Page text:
To install click the Add extension button. That's it.

The source code for the WIKI 2 extension is being checked by specialists of the Mozilla Foundation, Google, and Apple. You could also do it yourself at any point in time.

Kelly Slayton
Congratulations on this excellent venture… what a great idea!
Alexander Grigorievskiy
I use WIKI 2 every day and almost forgot how the original Wikipedia looks like.
Live Statistics
English Articles
Improved in 24 Hours
Added in 24 Hours
Show all languages
What we do. Every page goes through several hundred of perfecting techniques; in live mode. Quite the same Wikipedia. Just better.

Battle of Galveston Harbor (1862)

From Wikipedia, the free encyclopedia

Battle of Galveston Harbor
Part of the American Civil War
USS Harriet Lane.jpg

USRC Harriet Lane
DateOctober 4, 1862
Result Union victory. City re-occupied, Blockade later broken.
United States United States (Union) Confederate States of America Confederate States (Confederacy)
Commanders and leaders
William B. Renshaw Joseph J. Cook
Xavier Debray
Units involved
Western Gulf Blockading Squadron Galveston garrison
1 gunboat
1 mortar boat
1 shore battery
Casualties and losses
None None
Map of Galveston Harbor Battlefield core and study areas by the American Battlefield Protection Program.
Map of Galveston Harbor Battlefield core and study areas by the American Battlefield Protection Program.

The Battle of Galveston Harbor was a naval engagement between forces from the Union Navy and the Confederate States of America in the American Civil War. It was fought on October 4, 1862.[1][2]

The Union had been trying to blockade the city of Galveston, Texas for over a year, but it was still in Confederate hands. After an exchange of fire, Commander William B. Renshaw of the cutter Harriet Lane agreed a truce while the Confederates evacuated the city. It would later be re-taken in the Second Battle of Galveston.[3] (The Battle of Galveston Harbour is also known as the First Battle of Galveston.)

YouTube Encyclopedic

  • 1/3
    89 689
    3 884
  • ✪ The Battle of Galveston Pt.1
  • ✪ US History Part 1
  • ✪ "Can Those Be Men?" - The Prisoner of War Experience in 1864 (Lecture)




The United States Navy began a blockade of Galveston Harbor in July 1861, but the town remained in Confederate hands for the next fourteen months. At 6:00 am on October 4, 1862, Commander W.B. Renshaw, commanding the blockading ships in the Galveston Bay area, sent USRC Harriet Lane into the harbor flying a flag of truce. The intention was to inform the military authorities in Galveston that if the town did not surrender, the U.S. Navy ships would attack; a one-hour reply would be demanded.[2]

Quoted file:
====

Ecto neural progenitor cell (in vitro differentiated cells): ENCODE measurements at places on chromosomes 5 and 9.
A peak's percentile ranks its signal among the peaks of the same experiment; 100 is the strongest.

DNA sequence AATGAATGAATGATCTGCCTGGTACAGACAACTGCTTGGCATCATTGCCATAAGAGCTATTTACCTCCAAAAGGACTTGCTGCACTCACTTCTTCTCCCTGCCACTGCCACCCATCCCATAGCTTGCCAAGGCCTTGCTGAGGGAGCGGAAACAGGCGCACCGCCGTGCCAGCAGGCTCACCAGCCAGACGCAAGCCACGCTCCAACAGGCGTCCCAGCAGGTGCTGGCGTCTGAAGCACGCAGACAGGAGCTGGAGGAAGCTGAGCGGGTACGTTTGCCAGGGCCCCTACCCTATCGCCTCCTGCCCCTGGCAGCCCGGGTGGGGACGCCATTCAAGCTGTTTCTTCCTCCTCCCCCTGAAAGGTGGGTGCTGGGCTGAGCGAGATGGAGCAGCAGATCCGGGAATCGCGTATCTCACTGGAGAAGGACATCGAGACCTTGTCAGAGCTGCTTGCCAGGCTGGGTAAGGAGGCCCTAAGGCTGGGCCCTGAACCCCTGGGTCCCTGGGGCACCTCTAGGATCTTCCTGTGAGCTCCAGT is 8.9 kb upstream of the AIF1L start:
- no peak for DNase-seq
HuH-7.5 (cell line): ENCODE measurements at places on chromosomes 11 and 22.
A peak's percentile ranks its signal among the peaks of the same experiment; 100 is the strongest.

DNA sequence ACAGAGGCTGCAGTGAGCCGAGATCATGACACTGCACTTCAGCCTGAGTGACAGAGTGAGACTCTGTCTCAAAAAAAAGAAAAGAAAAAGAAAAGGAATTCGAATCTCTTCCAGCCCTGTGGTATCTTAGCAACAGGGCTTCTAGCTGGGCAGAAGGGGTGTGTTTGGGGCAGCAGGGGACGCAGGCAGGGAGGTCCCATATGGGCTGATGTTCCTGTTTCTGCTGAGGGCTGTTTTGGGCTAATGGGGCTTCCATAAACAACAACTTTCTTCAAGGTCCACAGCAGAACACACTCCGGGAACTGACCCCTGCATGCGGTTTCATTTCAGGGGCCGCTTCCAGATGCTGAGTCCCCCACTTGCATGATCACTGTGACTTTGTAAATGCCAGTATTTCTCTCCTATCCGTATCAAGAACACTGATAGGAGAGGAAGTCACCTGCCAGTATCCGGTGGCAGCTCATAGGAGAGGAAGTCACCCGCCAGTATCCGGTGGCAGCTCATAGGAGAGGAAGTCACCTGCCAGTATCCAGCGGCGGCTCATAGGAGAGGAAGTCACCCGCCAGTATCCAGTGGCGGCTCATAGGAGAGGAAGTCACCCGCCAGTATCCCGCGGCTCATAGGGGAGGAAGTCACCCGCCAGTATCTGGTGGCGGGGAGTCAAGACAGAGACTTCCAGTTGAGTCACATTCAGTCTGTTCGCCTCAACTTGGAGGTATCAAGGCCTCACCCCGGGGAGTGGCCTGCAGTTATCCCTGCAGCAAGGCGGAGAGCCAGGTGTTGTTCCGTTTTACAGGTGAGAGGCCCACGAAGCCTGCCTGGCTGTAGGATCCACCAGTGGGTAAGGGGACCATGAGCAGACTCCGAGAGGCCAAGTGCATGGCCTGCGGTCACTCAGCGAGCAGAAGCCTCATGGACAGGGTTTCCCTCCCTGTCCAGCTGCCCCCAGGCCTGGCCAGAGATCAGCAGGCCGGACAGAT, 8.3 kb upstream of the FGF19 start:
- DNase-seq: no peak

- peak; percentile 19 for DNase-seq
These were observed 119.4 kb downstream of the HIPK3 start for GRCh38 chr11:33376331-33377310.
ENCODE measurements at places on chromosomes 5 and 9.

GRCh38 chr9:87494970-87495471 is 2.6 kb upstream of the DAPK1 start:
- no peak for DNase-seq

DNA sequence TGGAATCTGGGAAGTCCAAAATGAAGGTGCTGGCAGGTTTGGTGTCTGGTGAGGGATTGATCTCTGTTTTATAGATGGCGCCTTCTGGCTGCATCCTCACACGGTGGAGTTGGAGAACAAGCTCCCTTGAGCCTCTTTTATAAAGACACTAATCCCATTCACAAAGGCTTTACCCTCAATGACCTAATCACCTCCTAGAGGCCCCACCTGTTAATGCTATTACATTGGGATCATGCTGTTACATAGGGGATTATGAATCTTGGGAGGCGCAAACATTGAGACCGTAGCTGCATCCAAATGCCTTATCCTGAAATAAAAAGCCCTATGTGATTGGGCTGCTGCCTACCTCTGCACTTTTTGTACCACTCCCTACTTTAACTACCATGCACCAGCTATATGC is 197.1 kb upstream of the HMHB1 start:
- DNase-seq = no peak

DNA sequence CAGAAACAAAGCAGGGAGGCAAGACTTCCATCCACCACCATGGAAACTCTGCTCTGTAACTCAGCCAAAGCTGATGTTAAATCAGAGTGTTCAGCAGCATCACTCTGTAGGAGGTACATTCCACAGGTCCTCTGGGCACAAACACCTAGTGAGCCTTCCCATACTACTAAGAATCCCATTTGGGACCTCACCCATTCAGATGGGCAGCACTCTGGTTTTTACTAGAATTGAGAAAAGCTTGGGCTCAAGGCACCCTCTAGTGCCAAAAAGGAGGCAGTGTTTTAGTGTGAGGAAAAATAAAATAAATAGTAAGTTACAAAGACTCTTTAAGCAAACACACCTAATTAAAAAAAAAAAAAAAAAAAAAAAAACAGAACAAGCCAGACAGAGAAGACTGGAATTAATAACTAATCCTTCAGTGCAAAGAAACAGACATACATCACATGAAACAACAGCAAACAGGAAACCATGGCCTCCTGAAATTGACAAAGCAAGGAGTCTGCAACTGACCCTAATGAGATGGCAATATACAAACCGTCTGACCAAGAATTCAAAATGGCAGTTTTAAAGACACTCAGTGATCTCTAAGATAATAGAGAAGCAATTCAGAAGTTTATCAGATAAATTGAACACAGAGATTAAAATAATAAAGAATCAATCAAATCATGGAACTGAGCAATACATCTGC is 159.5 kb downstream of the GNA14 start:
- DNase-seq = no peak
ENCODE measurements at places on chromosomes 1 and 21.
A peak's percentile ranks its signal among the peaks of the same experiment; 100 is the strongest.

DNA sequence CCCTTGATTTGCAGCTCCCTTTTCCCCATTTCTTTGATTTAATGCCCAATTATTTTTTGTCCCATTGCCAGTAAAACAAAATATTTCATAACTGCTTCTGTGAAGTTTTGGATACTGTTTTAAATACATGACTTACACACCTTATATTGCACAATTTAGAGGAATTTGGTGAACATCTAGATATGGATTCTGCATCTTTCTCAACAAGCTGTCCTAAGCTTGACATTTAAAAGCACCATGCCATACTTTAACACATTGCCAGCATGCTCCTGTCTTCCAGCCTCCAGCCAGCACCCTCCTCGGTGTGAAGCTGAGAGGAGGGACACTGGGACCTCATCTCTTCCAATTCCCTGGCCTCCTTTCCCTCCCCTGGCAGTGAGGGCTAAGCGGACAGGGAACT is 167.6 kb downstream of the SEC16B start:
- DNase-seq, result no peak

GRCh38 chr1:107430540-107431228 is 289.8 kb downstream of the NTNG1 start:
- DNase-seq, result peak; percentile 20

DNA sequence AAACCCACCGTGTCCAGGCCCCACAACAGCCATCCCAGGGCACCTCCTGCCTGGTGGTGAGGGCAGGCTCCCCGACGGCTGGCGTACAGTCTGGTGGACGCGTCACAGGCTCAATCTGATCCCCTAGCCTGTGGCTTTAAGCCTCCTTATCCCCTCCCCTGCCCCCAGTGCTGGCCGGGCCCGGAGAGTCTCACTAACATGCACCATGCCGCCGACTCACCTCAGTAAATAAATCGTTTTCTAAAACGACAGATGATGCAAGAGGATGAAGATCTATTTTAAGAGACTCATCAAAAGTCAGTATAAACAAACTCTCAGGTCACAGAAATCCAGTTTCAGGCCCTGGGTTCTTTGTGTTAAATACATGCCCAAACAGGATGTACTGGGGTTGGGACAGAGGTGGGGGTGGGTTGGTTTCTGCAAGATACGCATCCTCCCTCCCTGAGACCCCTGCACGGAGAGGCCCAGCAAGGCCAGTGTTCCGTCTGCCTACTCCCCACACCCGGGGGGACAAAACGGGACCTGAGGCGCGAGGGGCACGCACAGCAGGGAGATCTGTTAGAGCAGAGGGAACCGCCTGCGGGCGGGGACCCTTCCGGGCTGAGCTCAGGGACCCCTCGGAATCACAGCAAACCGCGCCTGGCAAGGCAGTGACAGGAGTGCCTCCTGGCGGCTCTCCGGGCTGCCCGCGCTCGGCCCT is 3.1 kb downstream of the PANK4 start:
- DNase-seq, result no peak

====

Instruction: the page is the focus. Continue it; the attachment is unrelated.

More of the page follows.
Colonel Joseph J. Cook, Confederate military commander in the area, would not come out to the Union ship or send an officer to receive the communication, so Harriet Lane weighed anchor and returned to the fleet. Four Union steamers, with a mortar boat in tow, then entered the harbor and moved to the same area where Harriet Lane had anchored. Observing this activity, Confederates at Fort Point fired one or more shots and the U.S. Navy ships answered. Eventually, the Union ships disabled the one Confederate gun at Fort Point and fired at other targets.[2]

Two rebel guns from Fort Bankhead also fired at the flotilla but did no damage and were ignored by the Navy. A boat that Colonel Cook had dispatched now approached the Union vessels and two Confederate officers boarded USS Westfield. Renshaw demanded an unconditional surrender of Galveston or he would begin bombarding the town again. Cook refused Renshaw's terms, and conveyed to Renshaw that upon him rested the responsibility of destroying the town and killing women, children, men, and immigrants.[2]

Renshaw threatened to resume the shelling and made preparations for towing the mortar boat into position. One of the Confederate officers then asked if he could be granted time to talk with Colonel Cook again. This officer, a major, negotiated with Renshaw for a four-day truce to evacuate the women, children,from the city. Cook approved the truce, and agreed that if Renshaw would not move troops closer to Galveston, Cook would not permit his men to come below the city.[2]


The agreement was finalized but never written down, which later caused problems. The Confederates did evacuate, taking all of their weapons, ammunition, supplies, and whatever they could carry with them. Renshaw did not think that the agreement allowed for all this but, in the end, did nothing, due to the lack of a written document.[2]

The fall of Galveston meant that one more important Confederate port was closed to commerce. But the port of Galveston was not shut down for long, as Confederate forces reoccupied the area.[2] The Second Battle of Galveston in January 1863 resulted in a Confederate victory, and the port remained in Southern hands for much of the rest of the war.[3]


  1. ^ "Confederate Reports". Ohio State University. Retrieved 8 September 2016.
  2. ^ a b c d e f g "Battle Summary". National Park Service. Retrieved 8 September 2016.
  3. ^ a b "Battle Summary". National Park Service. Retrieved 8 September 2016.


This page was last edited on 15 February 2019, at 20:12
Basis of this page is in Wikipedia. Text is available under the CC BY-SA 3.0 Unported License. Non-text media are available under their specified licenses. Wikipedia® is a registered trademark of the Wikimedia Foundation, Inc. WIKI 2 is an independent company and has no affiliation with Wikimedia Foundation.